• (W&I Insurance) the use of warranty and indemnity insurance (W&I Insurance) in Australia continues to increase.15 Some attribute the increased interest in W&I Insurance to UK-based insurers having a greater appetite for Australia/New Zealand risks, which has resulted in pricing and coverage offered in Australia which is in line with the UK terms.16 In particular, premiums have reduced from approximately 3 to 5 per cent of the insured limit to approximately 1 to 2 per cent of the insured limit. The increased use of W&I Insurance has seen the creation of more innovative insurance structures to meet the wide range of insurance demands17
  • (Tax Insurance) tax insurance is slowly being introduced into Australian transactions, with global premiums decreasing as expertise in this field has improved. Insurance policies of this nature, which cover tax liabilities, have primarily only been placed for UK, US, European and Australian risks to date
  • (Material adverse change) a condition precedent involving no “material adverse change” is now the norm in Australian transactions. The typical definition of “material adverse change” in Australian deals includes a forward-looking element, generally by reference to the prospects of the target. In contrast, only about half of American private target transactions in 2008 to 2010 included a “material adverse change” condition precedent, and only about 25 per cent of these incorporated a forward-looking element in the definition of a “material adverse change”. The position in Europe is in between the Australian and American positions, with the material adverse change condition used in about half of European private target deals and a forward-looking element included in the definition of material adverse change in about half of these deals.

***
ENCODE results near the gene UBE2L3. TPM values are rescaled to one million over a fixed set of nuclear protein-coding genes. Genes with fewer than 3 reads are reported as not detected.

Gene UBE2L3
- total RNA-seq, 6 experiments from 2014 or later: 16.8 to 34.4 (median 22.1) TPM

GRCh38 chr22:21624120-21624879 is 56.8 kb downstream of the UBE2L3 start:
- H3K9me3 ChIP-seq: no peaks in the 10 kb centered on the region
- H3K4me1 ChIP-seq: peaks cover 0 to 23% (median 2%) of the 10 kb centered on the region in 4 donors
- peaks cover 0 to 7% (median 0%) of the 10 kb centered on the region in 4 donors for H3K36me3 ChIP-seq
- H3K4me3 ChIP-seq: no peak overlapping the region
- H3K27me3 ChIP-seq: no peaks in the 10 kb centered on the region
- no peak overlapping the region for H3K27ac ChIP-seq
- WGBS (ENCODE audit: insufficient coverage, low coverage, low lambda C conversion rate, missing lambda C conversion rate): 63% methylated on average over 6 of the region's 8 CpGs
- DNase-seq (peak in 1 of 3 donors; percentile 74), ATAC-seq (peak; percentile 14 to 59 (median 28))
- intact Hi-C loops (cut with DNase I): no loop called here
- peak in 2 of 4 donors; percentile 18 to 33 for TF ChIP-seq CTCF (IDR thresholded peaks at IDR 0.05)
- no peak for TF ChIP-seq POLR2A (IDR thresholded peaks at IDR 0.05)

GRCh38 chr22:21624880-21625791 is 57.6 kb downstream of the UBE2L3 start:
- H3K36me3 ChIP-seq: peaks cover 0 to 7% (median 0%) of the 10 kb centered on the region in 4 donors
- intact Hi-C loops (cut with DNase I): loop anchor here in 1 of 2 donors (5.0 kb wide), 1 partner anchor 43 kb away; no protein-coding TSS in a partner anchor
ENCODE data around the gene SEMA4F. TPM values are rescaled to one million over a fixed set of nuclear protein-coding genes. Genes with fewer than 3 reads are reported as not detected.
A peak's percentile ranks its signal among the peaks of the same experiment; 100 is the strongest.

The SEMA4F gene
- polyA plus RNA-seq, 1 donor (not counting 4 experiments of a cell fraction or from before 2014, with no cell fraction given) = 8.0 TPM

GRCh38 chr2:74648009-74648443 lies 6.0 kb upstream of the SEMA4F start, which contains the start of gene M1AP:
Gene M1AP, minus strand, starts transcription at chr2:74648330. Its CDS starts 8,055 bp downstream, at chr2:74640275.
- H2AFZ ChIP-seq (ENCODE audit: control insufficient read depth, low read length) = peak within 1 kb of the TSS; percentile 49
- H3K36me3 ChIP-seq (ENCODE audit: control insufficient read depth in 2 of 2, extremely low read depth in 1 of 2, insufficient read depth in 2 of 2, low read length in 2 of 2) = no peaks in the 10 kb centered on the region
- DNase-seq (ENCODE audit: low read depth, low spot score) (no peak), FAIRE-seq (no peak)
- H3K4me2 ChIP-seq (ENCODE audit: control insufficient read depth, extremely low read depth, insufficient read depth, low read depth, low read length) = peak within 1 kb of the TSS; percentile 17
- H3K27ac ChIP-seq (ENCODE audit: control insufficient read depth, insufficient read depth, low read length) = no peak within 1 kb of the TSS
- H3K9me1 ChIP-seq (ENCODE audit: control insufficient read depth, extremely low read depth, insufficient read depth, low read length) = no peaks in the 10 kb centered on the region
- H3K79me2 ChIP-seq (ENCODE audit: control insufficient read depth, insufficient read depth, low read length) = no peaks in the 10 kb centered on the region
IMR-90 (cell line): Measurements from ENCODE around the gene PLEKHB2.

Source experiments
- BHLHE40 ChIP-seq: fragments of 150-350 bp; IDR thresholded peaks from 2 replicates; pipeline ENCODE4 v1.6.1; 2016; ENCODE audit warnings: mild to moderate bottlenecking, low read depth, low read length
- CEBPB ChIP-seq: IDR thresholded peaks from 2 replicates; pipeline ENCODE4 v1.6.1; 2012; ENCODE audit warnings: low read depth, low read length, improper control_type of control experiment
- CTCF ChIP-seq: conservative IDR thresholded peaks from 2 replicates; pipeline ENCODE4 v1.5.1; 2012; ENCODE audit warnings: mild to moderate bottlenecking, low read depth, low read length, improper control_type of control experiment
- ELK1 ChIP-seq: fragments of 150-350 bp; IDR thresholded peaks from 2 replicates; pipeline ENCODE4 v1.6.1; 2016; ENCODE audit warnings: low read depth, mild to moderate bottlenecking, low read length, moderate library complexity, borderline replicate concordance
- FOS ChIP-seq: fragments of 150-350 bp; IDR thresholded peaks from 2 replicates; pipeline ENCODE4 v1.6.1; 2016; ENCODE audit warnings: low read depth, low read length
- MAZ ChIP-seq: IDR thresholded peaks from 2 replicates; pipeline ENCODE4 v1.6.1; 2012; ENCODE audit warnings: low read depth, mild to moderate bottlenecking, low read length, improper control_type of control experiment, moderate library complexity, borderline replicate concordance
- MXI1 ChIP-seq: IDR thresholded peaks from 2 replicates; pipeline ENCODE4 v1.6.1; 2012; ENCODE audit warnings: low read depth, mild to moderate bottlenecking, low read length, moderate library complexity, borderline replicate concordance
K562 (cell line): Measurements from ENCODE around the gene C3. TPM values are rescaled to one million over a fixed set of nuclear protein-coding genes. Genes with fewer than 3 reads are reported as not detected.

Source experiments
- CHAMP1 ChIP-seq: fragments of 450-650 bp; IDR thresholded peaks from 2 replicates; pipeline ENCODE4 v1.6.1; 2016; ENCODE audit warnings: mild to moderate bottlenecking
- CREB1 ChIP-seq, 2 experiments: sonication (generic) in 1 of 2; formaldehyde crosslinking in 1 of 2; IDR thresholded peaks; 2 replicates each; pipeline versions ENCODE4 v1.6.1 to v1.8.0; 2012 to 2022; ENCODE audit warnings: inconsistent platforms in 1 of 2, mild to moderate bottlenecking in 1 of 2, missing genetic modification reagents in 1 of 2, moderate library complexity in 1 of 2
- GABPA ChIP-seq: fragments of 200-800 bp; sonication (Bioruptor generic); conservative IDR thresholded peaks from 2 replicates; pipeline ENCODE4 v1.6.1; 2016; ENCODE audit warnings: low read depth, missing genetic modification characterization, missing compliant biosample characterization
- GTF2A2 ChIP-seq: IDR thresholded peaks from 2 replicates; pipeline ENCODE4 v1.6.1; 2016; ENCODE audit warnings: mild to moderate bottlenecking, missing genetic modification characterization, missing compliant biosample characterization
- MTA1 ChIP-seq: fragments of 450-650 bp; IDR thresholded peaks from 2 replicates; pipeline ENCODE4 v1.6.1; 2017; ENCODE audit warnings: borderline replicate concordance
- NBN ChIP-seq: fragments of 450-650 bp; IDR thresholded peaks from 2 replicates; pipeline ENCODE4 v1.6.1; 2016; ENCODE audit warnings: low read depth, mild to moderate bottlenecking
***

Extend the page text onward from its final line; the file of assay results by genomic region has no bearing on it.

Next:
Earnouts continue to be employed quite often in private M&A transactions, particularly as there is a lack of publicly available information regarding private targets and uncertainty around valuations. Accordingly, buyers are keen to see evidence of the performance promised by the seller and/or the achievement of key milestones. In America, however, only 25 per cent of private M&A deals in 2008 to 2010 employed an earnout mechanism.

Earnout periods in Australian private M&A deals are commonly greater than 12 months, with an earnout period of more than 5 years being quite rare. In comparison, the most common earnout period in American private M&A deals is greater than 5 years (about 30 per cent), with the second most common earnout period being between 12 and 24 months.

Deal timetables

Deals appear to be on longer timetables in Australia, with the typical deal timetable extending from about 8 to 12 weeks to 16 to 20 weeks. This is indicative of buyers being more cautious and completing more thorough due diligence.

 Buyers still too cautious for locked-box mechanisms